Secretary of State Kris Kobach announced last week that Democrat Chad Taylor’s name will remain on the ballot, despite Taylor’s formal withdrawal from the U.S. Senate race in Kansas. Kobach, who endorsed Sen. Pat Roberts in the primary, argued that Taylor failed to meet a requirement of Kansas law to declare he would be “incapable” of performing the job if elected.
“While there’s always a small risk of preferential interpretation in cases where the Secretary of State is of the same party as someone who could possibly benefit from the outcome, I feel that Kris Kobach’s decision to keep Taylor on the ballot is one that is accurate and in line with the statute,” Kyle Klucas, junior in political science, said. “Taylor failed to publicly declare he was incapable of fulfilling his post as democratic nominee, a key tenet of the law.”
The statute being referenced is KSA 25-306b(b), which states:
“Any person who has been nominated by any means for any national, state, county or township office who declares that they are incapable of fulfilling the duties of office if elected may cause such person’s name to be withdrawn from nomination by a request in writing, signed by the person and acknowledged before an officer qualified to take acknowledgments of deeds … ”
Attorney Doug Mataconis wrote in a Christian Science Monitor article entitled, “The Kansas Senate race is just getting weirder,” that he believes the decision has serious implications for the Senate race and could change the narrative of the midterms. Democrats hoped Taylor’s withdrawal would bolster support for Independent challenger Greg Orman.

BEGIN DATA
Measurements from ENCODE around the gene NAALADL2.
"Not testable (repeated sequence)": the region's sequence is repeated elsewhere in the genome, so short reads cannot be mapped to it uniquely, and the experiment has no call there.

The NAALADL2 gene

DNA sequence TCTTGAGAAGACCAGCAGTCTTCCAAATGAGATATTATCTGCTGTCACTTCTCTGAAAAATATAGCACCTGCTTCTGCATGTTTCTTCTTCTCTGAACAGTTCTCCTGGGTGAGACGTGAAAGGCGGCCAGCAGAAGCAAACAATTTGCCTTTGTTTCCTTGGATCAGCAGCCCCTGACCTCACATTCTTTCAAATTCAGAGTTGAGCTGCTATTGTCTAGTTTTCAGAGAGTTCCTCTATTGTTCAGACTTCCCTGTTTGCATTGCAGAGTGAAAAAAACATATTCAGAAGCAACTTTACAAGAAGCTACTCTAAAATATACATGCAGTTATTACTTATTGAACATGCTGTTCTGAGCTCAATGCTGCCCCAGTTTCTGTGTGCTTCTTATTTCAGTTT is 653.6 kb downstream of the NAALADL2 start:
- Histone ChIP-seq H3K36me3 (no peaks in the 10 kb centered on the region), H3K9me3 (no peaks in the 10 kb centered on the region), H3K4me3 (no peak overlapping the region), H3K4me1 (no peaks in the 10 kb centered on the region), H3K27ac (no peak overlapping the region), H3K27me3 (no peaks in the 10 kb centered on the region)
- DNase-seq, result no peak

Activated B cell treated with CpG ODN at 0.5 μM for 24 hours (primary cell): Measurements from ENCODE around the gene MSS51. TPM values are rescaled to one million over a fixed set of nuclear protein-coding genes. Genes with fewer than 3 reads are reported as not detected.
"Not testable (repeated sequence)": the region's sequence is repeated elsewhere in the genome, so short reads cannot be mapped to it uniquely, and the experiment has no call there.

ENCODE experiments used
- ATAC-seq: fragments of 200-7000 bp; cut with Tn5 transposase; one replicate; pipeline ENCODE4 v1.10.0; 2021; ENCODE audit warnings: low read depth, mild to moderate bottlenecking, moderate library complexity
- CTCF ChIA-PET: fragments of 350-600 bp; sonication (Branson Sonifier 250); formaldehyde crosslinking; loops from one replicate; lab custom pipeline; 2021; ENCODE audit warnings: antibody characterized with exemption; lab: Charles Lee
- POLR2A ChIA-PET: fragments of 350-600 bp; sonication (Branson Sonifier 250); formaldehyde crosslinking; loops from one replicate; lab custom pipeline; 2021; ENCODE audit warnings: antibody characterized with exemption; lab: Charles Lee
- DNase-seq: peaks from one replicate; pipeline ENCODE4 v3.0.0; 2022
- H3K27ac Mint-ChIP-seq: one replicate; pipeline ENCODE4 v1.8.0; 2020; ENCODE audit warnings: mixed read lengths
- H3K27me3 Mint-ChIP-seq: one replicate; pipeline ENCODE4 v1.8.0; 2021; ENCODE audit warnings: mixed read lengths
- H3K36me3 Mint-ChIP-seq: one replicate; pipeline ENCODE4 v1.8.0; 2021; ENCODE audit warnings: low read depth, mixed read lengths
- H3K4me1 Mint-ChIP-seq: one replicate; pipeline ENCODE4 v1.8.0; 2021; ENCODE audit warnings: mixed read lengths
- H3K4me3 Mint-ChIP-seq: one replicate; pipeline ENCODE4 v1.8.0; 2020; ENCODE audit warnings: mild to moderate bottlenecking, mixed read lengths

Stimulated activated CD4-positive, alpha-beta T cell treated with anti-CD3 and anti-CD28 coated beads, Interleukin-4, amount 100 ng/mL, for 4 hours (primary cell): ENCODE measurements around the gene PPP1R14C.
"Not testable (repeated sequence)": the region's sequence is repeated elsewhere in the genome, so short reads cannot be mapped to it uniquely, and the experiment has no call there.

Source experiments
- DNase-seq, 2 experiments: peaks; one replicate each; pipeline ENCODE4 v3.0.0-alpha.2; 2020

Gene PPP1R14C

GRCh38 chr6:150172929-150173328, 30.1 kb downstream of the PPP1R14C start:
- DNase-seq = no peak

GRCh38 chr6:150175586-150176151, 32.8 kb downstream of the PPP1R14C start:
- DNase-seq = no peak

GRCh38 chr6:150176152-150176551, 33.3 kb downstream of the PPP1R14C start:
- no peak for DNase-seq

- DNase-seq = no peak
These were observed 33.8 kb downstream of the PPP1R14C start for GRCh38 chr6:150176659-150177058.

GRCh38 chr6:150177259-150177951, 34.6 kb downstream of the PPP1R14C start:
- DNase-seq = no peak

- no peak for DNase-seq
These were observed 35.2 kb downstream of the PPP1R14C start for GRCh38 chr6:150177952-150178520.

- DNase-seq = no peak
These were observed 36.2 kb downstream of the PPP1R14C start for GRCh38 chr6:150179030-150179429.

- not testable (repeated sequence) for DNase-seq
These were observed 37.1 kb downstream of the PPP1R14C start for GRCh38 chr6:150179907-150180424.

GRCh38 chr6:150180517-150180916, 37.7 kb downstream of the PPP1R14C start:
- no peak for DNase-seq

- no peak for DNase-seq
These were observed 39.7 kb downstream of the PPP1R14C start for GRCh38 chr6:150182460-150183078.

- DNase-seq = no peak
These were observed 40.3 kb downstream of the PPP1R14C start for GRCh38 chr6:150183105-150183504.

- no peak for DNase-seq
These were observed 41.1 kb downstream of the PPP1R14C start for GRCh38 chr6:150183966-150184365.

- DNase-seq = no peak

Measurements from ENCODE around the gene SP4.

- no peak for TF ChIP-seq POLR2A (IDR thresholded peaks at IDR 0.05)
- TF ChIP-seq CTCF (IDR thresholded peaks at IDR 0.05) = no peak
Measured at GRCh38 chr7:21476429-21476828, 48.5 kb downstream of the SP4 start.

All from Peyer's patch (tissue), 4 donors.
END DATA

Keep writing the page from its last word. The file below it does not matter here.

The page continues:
Kansas may be instrumental in securing the Grand Old Party’s six Senate seats needed for a takeover. This is not lost on national Republicans and the National Senate Republican Committee, which took control of Robert’s campaign immediately following Taylor’s announcement. The Associated Press observed Tuesday that Robert’s campaign has been “retooled,” including appointment of new campaign manager Corry Bliss and the assistance of veteran political strategist Chris LaCivita.
Since the primary election, Orman has spent over $900,000 on television advertisement, while Roberts has not aired a single television commercial. This will certainly change.
“If he (Taylor) can’t get his name off the ballot, then splitting the ticket with Taylor is really going to determine how Orman’s campaign turns out,” Michael Mays, senior in political science and statistics, said.
It remains to be seen how significantly Taylor’s inclusion on the ballot would affect the Senate race, but according to kansas.com, Taylor filed a petition last Tuesday with the Kansas Supreme Court, challenging the decision. Following the filing of the petition, Kobach attempted to shift the case away from the Supreme Court to Shawnee County – the Supreme Court did decide to hear the case anyway.
According to kansascity.com, the court date has been set for 9 a.m. Tuesday.